The Enola Gay ControversyHistory on trial Main Page

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5/1994. Harwit answers Correll's April story in Air Force Magazine, "War Stories at Air and Space," saying, among other things in defense of the NASM, that Correll "opt[s] for silence" on central matters.
"Harwit Responds," Martin O. Harwit, Air Force Magazine, May 1994, 4. [SFX]
5/4/1994. The American Legion, another veterans' group, adopts Resolution 22 condemning the exhibit and begins active opposition. The exhibit is "politically biased" and "in violation" of its charter: "The American Legion strongly objects to the use of the 'Enola Gay" . . . in an exhibit . . . which infers that America was somehow in the wrong and her loyal Airmen somehow criminal in carrying out this last act of war."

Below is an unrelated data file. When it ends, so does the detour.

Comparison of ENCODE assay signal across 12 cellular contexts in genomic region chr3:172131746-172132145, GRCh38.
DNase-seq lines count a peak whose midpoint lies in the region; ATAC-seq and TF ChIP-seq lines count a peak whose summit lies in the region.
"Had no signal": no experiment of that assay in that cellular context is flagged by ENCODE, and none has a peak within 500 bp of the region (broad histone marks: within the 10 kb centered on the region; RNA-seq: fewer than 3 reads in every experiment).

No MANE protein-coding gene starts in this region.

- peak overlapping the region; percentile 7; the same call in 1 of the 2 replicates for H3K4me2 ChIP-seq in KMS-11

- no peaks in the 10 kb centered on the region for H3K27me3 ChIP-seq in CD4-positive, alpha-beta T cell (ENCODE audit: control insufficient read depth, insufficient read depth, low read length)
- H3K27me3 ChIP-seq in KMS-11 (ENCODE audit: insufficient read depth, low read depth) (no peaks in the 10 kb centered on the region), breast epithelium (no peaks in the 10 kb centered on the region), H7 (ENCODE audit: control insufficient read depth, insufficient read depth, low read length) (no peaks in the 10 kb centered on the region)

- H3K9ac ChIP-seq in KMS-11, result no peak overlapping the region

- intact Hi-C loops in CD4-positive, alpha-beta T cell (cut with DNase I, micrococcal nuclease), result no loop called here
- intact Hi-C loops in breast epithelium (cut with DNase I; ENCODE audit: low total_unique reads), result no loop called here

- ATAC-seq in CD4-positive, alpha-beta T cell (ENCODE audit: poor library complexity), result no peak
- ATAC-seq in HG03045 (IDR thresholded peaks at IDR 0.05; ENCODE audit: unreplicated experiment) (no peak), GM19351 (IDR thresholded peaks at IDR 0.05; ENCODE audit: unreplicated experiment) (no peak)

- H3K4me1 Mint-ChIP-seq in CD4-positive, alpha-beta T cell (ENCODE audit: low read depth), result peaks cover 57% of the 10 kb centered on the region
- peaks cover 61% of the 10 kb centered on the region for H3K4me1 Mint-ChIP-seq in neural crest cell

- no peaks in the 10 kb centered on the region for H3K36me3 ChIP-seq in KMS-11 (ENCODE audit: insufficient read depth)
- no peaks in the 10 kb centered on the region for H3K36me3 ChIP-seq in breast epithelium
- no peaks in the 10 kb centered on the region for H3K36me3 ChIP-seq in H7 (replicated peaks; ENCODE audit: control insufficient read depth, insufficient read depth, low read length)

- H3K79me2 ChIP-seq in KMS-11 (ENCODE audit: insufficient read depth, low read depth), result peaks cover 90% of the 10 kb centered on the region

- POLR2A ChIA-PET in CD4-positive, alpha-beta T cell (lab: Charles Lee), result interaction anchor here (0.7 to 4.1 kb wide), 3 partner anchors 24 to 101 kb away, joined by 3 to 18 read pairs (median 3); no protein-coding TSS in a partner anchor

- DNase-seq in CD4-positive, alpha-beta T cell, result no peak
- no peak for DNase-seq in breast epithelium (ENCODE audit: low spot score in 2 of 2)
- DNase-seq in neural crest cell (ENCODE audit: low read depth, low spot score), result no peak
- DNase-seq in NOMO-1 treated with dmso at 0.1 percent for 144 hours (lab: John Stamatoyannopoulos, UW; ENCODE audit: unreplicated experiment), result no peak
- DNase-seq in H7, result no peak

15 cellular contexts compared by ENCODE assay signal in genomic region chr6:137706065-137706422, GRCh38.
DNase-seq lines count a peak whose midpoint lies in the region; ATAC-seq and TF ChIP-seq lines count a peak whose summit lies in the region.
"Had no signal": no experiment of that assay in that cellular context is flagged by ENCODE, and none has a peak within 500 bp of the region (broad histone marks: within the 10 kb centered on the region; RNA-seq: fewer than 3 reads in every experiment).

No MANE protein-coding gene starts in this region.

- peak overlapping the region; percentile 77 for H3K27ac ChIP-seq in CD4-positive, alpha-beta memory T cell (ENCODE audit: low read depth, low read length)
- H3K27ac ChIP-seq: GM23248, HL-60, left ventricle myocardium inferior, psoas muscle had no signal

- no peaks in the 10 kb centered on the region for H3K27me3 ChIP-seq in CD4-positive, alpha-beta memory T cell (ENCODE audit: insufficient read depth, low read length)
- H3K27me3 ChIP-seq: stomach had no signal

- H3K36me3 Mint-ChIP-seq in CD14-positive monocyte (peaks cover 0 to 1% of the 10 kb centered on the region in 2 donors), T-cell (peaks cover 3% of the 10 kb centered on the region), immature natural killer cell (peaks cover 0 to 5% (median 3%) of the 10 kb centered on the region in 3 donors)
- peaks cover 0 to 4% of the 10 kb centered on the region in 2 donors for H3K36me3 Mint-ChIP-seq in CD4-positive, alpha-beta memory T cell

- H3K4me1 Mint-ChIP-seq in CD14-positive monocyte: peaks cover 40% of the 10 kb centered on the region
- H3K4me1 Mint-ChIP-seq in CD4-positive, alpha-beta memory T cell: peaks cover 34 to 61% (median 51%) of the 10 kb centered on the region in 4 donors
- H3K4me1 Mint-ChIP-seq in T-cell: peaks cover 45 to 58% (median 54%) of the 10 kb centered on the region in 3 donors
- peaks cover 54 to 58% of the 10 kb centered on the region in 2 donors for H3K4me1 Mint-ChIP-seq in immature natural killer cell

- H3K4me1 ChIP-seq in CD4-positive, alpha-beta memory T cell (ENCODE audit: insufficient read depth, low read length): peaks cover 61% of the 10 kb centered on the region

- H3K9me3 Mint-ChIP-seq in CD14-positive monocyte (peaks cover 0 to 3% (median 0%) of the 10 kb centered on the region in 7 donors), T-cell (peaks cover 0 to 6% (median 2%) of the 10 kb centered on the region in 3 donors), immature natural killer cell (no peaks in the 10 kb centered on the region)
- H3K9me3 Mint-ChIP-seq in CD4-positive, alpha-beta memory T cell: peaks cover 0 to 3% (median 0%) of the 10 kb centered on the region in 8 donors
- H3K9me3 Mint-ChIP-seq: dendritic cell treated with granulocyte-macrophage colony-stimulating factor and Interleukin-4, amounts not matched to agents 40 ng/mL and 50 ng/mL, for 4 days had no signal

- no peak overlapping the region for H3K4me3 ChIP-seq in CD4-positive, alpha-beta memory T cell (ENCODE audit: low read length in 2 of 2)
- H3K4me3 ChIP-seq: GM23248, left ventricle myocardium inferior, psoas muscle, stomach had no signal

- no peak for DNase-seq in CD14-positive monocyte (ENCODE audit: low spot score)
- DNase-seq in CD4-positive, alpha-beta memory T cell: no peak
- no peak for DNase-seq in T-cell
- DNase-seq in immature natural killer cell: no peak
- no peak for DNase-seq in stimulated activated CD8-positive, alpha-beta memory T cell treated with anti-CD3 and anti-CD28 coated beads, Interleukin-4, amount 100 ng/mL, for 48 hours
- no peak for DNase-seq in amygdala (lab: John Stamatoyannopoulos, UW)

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5/23/1994. One of the first coverages by major national media: "War is hell, and its commemoration, while less lethal, can be just as bedeviling."
"War and Remembrance," by Hugh Sidey, Time, May 23, 1994, 64. [SFX]
5/31/1994. Internal NASM review occasioned by the AFA critique finishes with draft #2 of the exhibit, now and henceforth entitled "The Last Act: The Atomic Bomb and the End of World War II" through subsequent revisions.
5/1994. Sampling of coverage in May by major media.
"Smithsonian's Plans for Enola Gay Assailed," Arizona Republic, 05/08/94, A21. Ben Nicks, a WWII B-29 veteran, says, "The Enola Gay, the aircraft itself, is nothing but a piece of tin. But as a symbol, as a reminder to the generations who followed World War II and to whom it's only a memory, we hope that the symbol is one that reflects credit on us." [SFX]
"Air and Space Exhibit Gets Flak Even before Takeoff," by Guy Gugliotta, Washington Post, 05/31/94, A15. Burr Bennett, a B-29 veteran: "The very fact that they didn't display it for nearly 50 years says something. All we want is to have it exhibited without any political baggage." [SFX]